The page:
What makes a Good Expense Ratio, And How Do You Calculate It?

The expense ratio should be considered and understood before investing in mutual funds or exchange-traded funds (ETFs). An expense ratio calculates how much it will cost to own a fund over a year. If you need help understanding a high expense ratio, it might significantly influence your results. It covers the Fund’s management, marketing, advertising, and other expenses related to administering the Fund. Both mutual funds and ETFs incur an expense ratio.

The expense ratio is the term used to describe a fund’s cost. Here are the principles behind expense ratios and what makes a reasonable expense ratio.

Expenditure Ratios: How Are They Calculated?

By dividing each Fund’s expenses—including wages, taxes, bookkeeping fees, and auditing costs—by the total value of its assets, the expense ratio for each Fund is determined.

How to Determine Expenditure Ratios

The following equation is used to compute expense ratios:

Expense Ratio = Total Fund Costs / Total Fund Assets Under Management

A fund’s expenditure ratio would be 1%, for instance, if running costs were $1 million per year and assets totaled $100 million.

$1,000,000 / $100,000,000 = .01 = 1%

Though frequently stated in fund documentation, you won’t typically be required to calculate expenditure ratios yourself.

A high expense ratio is what?

This equation evaluates how effectively a fund is run. It is an expense-to-asset comparison. An increased ratio means more money is needed to manage a given quantity of assets. Conversely, a lower ratio means fewer costs are involved in measuring the same amount of assets. In other words, management is managing the Fund more effectively.

The essence of expense ratio 

Increasing revenues or cutting costs are the two ways management can reduce the expense ratio. Although a lower percentage is usually preferable to a greater one, no industry has a standard proportion. Moreover, it is challenging to determine an average rate because significant funds have different cost structures than smaller funds, and other investing businesses require more competent experts.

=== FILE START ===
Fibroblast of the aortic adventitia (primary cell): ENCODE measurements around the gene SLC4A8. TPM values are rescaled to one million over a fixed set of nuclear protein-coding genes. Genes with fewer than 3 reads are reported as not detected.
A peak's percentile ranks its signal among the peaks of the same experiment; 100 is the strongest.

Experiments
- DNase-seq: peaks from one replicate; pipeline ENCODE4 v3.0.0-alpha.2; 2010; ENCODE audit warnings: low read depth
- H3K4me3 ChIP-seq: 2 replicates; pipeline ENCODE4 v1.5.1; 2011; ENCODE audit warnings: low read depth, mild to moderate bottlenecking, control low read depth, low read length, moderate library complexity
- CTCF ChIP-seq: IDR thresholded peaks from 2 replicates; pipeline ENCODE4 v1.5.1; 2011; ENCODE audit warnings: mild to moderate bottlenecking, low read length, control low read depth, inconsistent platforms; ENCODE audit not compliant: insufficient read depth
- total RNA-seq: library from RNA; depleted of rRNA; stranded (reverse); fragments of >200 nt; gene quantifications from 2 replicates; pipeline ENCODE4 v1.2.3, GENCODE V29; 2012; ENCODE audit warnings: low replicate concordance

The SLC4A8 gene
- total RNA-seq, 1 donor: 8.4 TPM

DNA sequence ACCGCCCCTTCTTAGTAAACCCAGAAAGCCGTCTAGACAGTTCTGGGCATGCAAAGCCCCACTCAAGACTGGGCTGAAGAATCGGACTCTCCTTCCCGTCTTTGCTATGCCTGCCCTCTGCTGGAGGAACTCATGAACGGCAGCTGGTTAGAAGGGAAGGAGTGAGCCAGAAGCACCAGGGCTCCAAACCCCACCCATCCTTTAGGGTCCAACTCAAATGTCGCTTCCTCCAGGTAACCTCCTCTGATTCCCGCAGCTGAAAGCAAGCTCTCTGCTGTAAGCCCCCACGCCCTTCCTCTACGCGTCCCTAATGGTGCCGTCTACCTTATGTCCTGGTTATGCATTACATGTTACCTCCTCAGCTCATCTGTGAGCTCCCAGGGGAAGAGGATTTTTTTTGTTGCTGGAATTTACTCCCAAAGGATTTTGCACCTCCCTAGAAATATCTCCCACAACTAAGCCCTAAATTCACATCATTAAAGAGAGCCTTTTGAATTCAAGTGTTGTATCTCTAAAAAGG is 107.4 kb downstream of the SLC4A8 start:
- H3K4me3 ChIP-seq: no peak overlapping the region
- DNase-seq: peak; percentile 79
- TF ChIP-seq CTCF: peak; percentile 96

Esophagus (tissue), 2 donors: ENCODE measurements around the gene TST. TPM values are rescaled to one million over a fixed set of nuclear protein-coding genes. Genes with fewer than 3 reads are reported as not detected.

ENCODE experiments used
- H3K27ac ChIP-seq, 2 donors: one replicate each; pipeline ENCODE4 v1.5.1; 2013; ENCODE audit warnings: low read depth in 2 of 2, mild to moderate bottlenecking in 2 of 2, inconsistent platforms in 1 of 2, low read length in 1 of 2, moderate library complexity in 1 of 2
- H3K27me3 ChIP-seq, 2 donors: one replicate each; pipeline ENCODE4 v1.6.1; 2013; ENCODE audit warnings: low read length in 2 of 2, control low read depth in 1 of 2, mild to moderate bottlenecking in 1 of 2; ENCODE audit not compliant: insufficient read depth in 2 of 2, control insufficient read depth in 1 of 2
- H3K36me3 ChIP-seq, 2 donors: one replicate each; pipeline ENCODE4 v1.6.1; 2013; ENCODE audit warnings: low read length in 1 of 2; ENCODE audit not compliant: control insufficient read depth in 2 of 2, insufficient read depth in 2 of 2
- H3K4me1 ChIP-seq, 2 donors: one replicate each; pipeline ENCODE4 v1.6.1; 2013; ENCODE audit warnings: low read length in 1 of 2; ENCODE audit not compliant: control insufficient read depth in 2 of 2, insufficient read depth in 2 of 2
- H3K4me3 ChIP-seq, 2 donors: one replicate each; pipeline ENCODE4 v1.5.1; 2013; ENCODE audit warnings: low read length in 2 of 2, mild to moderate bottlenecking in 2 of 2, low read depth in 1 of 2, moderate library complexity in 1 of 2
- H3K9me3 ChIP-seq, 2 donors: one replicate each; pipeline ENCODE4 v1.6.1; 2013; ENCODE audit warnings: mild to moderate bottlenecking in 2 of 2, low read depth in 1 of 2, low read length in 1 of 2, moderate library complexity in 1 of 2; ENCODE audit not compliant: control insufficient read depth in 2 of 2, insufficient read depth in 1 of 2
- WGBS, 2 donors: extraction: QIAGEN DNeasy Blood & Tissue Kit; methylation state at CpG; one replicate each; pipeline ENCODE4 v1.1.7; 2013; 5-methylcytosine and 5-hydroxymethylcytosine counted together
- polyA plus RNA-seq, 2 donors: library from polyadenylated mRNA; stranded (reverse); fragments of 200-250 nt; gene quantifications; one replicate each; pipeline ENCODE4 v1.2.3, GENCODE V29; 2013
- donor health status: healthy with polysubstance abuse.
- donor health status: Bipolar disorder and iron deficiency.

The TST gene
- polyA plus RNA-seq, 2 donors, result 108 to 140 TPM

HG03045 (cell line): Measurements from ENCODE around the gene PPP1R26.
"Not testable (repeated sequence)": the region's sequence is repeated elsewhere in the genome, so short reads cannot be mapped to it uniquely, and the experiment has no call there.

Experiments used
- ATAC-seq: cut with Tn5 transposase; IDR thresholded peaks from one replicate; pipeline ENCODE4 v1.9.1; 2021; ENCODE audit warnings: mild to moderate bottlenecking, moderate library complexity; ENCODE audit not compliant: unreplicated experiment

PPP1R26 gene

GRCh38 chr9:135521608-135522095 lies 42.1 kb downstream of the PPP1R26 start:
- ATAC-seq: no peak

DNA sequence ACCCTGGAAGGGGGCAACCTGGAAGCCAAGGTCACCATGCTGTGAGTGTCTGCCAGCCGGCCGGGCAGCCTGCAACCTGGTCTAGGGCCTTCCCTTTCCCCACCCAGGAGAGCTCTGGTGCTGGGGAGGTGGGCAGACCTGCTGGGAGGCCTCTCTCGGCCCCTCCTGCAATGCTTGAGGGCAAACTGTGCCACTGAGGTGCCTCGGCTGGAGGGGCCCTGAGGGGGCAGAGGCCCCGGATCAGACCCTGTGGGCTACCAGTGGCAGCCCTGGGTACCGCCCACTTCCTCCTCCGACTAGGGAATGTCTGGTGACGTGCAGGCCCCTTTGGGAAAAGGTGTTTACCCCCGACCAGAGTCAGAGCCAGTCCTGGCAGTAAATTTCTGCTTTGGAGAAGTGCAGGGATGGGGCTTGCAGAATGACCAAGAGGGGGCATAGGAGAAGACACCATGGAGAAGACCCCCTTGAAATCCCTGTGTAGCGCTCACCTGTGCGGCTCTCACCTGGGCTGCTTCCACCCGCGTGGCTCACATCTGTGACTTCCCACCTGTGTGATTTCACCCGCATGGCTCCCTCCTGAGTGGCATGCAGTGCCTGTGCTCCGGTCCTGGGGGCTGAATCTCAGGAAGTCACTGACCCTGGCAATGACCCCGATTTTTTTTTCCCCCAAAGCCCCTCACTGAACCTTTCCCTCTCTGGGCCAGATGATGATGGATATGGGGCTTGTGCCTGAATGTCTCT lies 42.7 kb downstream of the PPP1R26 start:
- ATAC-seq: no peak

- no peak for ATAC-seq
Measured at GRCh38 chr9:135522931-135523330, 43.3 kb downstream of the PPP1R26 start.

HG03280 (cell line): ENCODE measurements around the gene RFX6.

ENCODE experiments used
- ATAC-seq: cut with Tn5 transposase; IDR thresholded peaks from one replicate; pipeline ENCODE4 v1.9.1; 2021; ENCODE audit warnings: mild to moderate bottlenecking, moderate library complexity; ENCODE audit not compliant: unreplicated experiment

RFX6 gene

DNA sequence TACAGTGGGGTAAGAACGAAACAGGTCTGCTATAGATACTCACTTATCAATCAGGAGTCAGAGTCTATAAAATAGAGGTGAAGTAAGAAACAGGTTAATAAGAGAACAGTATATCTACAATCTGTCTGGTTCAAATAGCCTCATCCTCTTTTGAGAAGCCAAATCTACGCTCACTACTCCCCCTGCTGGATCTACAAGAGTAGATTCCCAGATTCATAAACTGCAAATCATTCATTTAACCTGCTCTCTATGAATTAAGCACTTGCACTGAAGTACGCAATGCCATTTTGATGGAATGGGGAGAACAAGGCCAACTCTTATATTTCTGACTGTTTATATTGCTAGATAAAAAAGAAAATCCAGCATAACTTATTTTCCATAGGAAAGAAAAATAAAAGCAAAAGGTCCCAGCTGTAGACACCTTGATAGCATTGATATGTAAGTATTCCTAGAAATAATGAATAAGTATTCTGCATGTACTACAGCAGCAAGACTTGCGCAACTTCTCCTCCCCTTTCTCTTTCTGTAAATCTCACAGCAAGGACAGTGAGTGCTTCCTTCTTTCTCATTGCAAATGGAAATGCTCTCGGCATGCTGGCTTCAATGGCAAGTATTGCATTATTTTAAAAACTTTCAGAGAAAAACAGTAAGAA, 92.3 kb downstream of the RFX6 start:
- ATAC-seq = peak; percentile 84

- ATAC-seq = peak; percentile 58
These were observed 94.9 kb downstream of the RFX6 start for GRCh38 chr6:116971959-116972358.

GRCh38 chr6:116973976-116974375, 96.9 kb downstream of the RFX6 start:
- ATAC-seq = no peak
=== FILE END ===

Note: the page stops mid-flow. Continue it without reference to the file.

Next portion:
Involved Expenses in the Expense Ratio

Different investment firms have varying operating costs associated with managing investors’ money. For example, an ordinary fund could incur the following fees:

  1. Law-related costs

Legal fees may also be incurred by investment funds while managing shareholder funds. For example, lawyers are paid legal fees to prepare documentation for stock certificates, SEC filings, licenses, and compliance with numerous regulations.

  1. Transfer Agent fees

In keeping track of the daily changes in the account statements, transfer agents are responsible for managing these activities. They handle issues of stolen or lost certificates, process purchase requests, issue certificates to new owners, and serve as a liaison between the fund investors and the business.


Since cheaper passive ETFs have taken over more assets and forced traditionally more expensive mutual funds to lower their expense ratios, expense ratios have declined.

If you want to see how an expense ratio stacks up generally from best to worst:

  1. Compare it to the basic average.
  2. To see what many investors pay for their funds, compare it to the asset-weighted average.
  3. Ultimately, look for a fund that is underperforming the asset-weighted average.

The less expensive, the better in terms of costs.

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